There's a story about a saxophonist being approached by an excited fan after a concert to get his autograph. The fan asks him to sign a CD he says he had just bought of his. Happy to oblige he takes the CD, looks, and with mixed emotions sees that it's a CD recorded by his son, Joshua Redman. Of course this is a story about the brilliant and often under-appreciated saxophonist Dewey Redman. This is a telling tale of the commercial world of jazz today that the heavy promotion of a musician especially if they are young has become the ...Read More
New York is full of improvising musicians that spend thousands of hours practicing their instruments and dream of becoming the next Joshua Redman or Joe Lovano. They come by the busloads from all over the world. Many enroll at one of the universities or schools in the area that have a world famous jazz program. They study hard with a well-known artist in hopes of furthering their knowledge and their career. Some come and try to jump right into the scene looking for any opportunity to play and be heard. Unfortunately there is little room in the jazz world for ...Read More
The sometimes heard, those that can't do, teach" is a description not very fitting of the jazz world as hundreds of great musicians have become professors at some of the finest educational institutions around the world as well as teach privately at home. Many elder statesmen such as pianists Kenny Barron and Barry Harris as well as saxophonists Jackie McLean and Yusef Lateef not to mention trumpeters Donald Byrd and Bill Dixon (just to mention a few) have been teaching for many years. Many of the next generation of top jazz musicians have also taken up teaching including pianist guru ...Read More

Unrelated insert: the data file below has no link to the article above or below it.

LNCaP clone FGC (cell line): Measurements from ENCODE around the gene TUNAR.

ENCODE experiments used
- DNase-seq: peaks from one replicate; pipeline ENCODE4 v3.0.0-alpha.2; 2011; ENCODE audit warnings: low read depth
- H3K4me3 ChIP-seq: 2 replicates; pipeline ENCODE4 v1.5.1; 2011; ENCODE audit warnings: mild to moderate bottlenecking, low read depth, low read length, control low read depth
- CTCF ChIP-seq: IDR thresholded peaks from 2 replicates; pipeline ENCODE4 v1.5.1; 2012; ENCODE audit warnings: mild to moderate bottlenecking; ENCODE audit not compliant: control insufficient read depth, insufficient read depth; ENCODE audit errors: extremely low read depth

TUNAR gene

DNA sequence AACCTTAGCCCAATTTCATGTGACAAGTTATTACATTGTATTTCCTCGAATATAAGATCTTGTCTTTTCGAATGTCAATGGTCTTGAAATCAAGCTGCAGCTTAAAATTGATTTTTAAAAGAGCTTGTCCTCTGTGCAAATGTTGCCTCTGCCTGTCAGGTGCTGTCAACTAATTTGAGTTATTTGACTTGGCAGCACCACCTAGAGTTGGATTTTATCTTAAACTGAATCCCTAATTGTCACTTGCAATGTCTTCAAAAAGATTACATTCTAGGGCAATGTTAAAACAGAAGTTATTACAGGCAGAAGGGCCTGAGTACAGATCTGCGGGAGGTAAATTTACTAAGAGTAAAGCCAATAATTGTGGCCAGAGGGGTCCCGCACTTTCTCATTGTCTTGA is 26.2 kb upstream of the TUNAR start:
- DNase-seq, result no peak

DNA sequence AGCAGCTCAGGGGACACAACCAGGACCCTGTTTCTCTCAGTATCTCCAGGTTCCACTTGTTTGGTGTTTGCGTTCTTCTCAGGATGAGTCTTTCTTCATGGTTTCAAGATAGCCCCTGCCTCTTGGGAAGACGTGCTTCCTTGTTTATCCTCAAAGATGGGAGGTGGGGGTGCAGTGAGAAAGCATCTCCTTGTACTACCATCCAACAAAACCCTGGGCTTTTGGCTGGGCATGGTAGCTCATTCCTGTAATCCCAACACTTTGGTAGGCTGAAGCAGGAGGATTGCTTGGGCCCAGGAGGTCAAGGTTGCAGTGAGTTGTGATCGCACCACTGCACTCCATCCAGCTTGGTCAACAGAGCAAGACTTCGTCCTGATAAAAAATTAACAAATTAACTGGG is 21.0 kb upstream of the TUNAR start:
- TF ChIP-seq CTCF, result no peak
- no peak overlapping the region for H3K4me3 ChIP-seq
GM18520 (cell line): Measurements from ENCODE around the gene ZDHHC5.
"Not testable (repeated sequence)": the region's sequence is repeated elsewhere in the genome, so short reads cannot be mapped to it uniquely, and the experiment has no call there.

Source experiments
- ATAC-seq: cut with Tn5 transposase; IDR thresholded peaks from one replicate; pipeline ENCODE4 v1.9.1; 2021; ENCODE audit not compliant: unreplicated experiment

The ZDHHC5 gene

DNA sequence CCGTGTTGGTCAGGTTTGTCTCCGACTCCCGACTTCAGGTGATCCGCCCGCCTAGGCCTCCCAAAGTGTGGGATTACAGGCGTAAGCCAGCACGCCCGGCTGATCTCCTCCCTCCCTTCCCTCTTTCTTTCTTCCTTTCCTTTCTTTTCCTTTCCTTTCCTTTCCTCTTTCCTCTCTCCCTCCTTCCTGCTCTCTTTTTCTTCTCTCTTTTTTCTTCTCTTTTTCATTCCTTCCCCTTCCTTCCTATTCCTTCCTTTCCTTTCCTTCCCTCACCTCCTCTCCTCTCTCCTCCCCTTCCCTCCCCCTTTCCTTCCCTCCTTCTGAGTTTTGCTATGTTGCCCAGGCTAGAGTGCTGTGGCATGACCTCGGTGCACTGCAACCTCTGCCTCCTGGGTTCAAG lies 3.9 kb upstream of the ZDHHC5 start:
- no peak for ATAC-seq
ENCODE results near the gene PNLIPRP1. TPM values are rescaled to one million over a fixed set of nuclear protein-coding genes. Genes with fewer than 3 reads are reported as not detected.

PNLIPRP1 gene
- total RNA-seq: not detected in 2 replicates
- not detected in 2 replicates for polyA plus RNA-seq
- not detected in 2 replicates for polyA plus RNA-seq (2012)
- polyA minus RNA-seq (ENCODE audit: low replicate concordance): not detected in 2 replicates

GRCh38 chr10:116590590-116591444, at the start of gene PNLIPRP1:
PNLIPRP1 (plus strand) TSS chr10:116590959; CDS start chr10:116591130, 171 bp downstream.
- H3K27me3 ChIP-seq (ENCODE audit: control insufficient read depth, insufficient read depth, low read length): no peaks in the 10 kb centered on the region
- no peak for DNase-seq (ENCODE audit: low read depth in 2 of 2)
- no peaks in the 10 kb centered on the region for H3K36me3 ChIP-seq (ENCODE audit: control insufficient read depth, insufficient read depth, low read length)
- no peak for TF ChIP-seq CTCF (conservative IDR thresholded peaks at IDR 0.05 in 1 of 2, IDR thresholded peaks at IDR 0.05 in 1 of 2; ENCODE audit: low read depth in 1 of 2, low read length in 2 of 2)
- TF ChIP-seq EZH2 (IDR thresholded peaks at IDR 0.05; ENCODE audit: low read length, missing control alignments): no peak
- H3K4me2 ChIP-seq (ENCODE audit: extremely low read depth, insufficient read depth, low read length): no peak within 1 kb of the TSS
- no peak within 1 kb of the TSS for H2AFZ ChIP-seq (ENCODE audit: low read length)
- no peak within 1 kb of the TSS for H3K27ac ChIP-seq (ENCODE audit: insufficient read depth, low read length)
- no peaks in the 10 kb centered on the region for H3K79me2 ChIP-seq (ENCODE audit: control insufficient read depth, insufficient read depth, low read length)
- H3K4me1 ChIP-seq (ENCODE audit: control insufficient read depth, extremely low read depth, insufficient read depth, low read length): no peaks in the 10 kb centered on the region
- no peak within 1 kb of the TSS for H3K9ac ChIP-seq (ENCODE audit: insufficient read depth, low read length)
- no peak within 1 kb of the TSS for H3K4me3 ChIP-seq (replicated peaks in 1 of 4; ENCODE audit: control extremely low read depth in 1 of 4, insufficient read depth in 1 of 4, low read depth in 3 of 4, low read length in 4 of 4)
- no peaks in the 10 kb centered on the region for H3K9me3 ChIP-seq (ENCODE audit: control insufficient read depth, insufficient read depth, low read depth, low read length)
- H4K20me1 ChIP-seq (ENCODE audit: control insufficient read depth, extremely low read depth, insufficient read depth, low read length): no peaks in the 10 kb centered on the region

I was half-asleep in my bunk on a Fred Wesley tour bus a few years ago heading for the next where-the-hell-are-we European city when the sound of an amazing saxophonist literally pulled my eyes wide open. It sounded like an old bootleg recording of Sonny Rollins playing standards that I was unaware of, full of rhythmic and harmonic twists and turns. The sound was deep and rich and ever changing colors. I popped my head out of my bunk curtains wanting to confirm my assumption of Sonny's presence when to my surprise the response came back, No, it's a live ...Read More
I've been very fortunate in my career to have met and sometimes even play with a few musical geniuses. These are special musicians who have developed an intimate relationship between their instrument and their inner selves to transcend the mechanical act of playing into the artistic act of soulful and spiritual self-expression. One such genius is the Brazilian guitarist, composer and singer Toninho Horta.I first heard about Toninho Horta in the mid 1980's from saxophonist Billy Drewes who was playing in his band at the time. Billy described Toninho as a brilliant Brazilian composer who ... Read More